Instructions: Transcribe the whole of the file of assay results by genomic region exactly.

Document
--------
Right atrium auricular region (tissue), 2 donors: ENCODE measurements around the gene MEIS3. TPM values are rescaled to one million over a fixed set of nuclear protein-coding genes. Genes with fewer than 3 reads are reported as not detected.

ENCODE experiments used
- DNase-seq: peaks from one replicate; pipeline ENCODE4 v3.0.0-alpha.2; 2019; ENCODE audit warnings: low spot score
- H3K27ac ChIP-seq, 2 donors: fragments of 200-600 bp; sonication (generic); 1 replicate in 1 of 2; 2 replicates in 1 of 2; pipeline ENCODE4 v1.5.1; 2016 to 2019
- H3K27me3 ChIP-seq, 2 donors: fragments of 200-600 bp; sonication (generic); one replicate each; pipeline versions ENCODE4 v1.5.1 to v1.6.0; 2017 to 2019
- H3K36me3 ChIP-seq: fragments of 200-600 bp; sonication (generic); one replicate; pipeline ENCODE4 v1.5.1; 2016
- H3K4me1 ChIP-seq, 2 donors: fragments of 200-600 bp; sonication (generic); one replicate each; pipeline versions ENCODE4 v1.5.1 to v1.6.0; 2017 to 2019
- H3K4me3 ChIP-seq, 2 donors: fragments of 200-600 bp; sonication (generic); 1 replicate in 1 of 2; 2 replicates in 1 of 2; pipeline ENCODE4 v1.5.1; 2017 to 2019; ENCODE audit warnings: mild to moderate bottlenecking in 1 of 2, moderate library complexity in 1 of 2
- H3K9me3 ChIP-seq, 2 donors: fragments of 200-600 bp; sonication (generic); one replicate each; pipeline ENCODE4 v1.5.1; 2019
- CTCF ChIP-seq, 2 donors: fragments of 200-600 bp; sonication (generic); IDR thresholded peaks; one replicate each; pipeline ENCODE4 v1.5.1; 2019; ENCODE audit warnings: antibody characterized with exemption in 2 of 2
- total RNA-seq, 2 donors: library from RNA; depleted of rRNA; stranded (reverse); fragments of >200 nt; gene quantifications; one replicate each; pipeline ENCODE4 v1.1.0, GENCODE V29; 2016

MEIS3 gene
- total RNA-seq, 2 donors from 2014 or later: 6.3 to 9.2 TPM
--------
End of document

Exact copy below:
Right atrium auricular region (tissue), 2 donors: ENCODE measurements around the gene MEIS3. TPM values are rescaled to one million over a fixed set of nuclear protein-coding genes. Genes with fewer than 3 reads are reported as not detected.

ENCODE experiments used
- DNase-seq: peaks from one replicate; pipeline ENCODE4 v3.0.0-alpha.2; 2019; ENCODE audit warnings: low spot score
- H3K27ac ChIP-seq, 2 donors: fragments of 200-600 bp; sonication (generic); 1 replicate in 1 of 2; 2 replicates in 1 of 2; pipeline ENCODE4 v1.5.1; 2016 to 2019
- H3K27me3 ChIP-seq, 2 donors: fragments of 200-600 bp; sonication (generic); one replicate each; pipeline versions ENCODE4 v1.5.1 to v1.6.0; 2017 to 2019
- H3K36me3 ChIP-seq: fragments of 200-600 bp; sonication (generic); one replicate; pipeline ENCODE4 v1.5.1; 2016
- H3K4me1 ChIP-seq, 2 donors: fragments of 200-600 bp; sonication (generic); one replicate each; pipeline versions ENCODE4 v1.5.1 to v1.6.0; 2017 to 2019
- H3K4me3 ChIP-seq, 2 donors: fragments of 200-600 bp; sonication (generic); 1 replicate in 1 of 2; 2 replicates in 1 of 2; pipeline ENCODE4 v1.5.1; 2017 to 2019; ENCODE audit warnings: mild to moderate bottlenecking in 1 of 2, moderate library complexity in 1 of 2
- H3K9me3 ChIP-seq, 2 donors: fragments of 200-600 bp; sonication (generic); one replicate each; pipeline ENCODE4 v1.5.1; 2019
- CTCF ChIP-seq, 2 donors: fragments of 200-600 bp; sonication (generic); IDR thresholded peaks; one replicate each; pipeline ENCODE4 v1.5.1; 2019; ENCODE audit warnings: antibody characterized with exemption in 2 of 2
- total RNA-seq, 2 donors: library from RNA; depleted of rRNA; stranded (reverse); fragments of >200 nt; gene quantifications; one replicate each; pipeline ENCODE4 v1.1.0, GENCODE V29; 2016

MEIS3 gene
- total RNA-seq, 2 donors from 2014 or later: 6.3 to 9.2 TPM